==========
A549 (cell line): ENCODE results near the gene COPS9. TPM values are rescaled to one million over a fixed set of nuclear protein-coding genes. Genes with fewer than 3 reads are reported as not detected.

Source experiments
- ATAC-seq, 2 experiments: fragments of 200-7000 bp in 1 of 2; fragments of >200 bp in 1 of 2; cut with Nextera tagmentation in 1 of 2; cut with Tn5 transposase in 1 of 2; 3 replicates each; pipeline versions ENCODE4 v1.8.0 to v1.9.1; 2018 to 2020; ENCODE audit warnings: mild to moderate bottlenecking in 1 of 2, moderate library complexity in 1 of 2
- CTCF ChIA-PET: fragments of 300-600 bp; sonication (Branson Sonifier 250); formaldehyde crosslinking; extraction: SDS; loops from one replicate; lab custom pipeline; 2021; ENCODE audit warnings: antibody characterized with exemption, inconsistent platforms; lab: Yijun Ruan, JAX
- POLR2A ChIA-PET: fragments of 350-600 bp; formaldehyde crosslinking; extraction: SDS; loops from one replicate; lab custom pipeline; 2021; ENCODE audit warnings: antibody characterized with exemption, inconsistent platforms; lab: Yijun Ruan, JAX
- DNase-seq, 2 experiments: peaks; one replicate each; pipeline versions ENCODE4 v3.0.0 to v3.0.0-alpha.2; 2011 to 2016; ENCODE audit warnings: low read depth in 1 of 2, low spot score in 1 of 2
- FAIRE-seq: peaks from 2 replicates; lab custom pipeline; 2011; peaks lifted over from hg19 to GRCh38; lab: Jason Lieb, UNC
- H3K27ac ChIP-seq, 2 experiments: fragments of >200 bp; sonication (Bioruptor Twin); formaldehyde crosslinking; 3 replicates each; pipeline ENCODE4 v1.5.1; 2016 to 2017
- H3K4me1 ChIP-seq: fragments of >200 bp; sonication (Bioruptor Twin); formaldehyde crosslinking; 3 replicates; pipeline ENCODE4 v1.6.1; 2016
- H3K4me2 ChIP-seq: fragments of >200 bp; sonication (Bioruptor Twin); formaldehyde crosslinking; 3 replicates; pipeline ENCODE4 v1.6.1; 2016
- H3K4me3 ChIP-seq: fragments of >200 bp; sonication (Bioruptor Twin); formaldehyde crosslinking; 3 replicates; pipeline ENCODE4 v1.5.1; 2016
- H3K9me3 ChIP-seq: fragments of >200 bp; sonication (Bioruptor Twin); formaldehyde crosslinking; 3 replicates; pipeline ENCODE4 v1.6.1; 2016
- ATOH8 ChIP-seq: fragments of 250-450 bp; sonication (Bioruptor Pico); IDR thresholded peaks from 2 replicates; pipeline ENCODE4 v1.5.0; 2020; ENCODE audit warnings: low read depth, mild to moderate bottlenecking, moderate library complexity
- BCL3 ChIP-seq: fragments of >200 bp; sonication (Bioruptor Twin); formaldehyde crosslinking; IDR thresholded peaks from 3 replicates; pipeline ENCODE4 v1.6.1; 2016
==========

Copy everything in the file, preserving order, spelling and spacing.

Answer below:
A549 (cell line): ENCODE results near the gene COPS9. TPM values are rescaled to one million over a fixed set of nuclear protein-coding genes. Genes with fewer than 3 reads are reported as not detected.

Source experiments
- ATAC-seq, 2 experiments: fragments of 200-7000 bp in 1 of 2; fragments of >200 bp in 1 of 2; cut with Nextera tagmentation in 1 of 2; cut with Tn5 transposase in 1 of 2; 3 replicates each; pipeline versions ENCODE4 v1.8.0 to v1.9.1; 2018 to 2020; ENCODE audit warnings: mild to moderate bottlenecking in 1 of 2, moderate library complexity in 1 of 2
- CTCF ChIA-PET: fragments of 300-600 bp; sonication (Branson Sonifier 250); formaldehyde crosslinking; extraction: SDS; loops from one replicate; lab custom pipeline; 2021; ENCODE audit warnings: antibody characterized with exemption, inconsistent platforms; lab: Yijun Ruan, JAX
- POLR2A ChIA-PET: fragments of 350-600 bp; formaldehyde crosslinking; extraction: SDS; loops from one replicate; lab custom pipeline; 2021; ENCODE audit warnings: antibody characterized with exemption, inconsistent platforms; lab: Yijun Ruan, JAX
- DNase-seq, 2 experiments: peaks; one replicate each; pipeline versions ENCODE4 v3.0.0 to v3.0.0-alpha.2; 2011 to 2016; ENCODE audit warnings: low read depth in 1 of 2, low spot score in 1 of 2
- FAIRE-seq: peaks from 2 replicates; lab custom pipeline; 2011; peaks lifted over from hg19 to GRCh38; lab: Jason Lieb, UNC
- H3K27ac ChIP-seq, 2 experiments: fragments of >200 bp; sonication (Bioruptor Twin); formaldehyde crosslinking; 3 replicates each; pipeline ENCODE4 v1.5.1; 2016 to 2017
- H3K4me1 ChIP-seq: fragments of >200 bp; sonication (Bioruptor Twin); formaldehyde crosslinking; 3 replicates; pipeline ENCODE4 v1.6.1; 2016
- H3K4me2 ChIP-seq: fragments of >200 bp; sonication (Bioruptor Twin); formaldehyde crosslinking; 3 replicates; pipeline ENCODE4 v1.6.1; 2016
- H3K4me3 ChIP-seq: fragments of >200 bp; sonication (Bioruptor Twin); formaldehyde crosslinking; 3 replicates; pipeline ENCODE4 v1.5.1; 2016
- H3K9me3 ChIP-seq: fragments of >200 bp; sonication (Bioruptor Twin); formaldehyde crosslinking; 3 replicates; pipeline ENCODE4 v1.6.1; 2016
- ATOH8 ChIP-seq: fragments of 250-450 bp; sonication (Bioruptor Pico); IDR thresholded peaks from 2 replicates; pipeline ENCODE4 v1.5.0; 2020; ENCODE audit warnings: low read depth, mild to moderate bottlenecking, moderate library complexity
- BCL3 ChIP-seq: fragments of >200 bp; sonication (Bioruptor Twin); formaldehyde crosslinking; IDR thresholded peaks from 3 replicates; pipeline ENCODE4 v1.6.1; 2016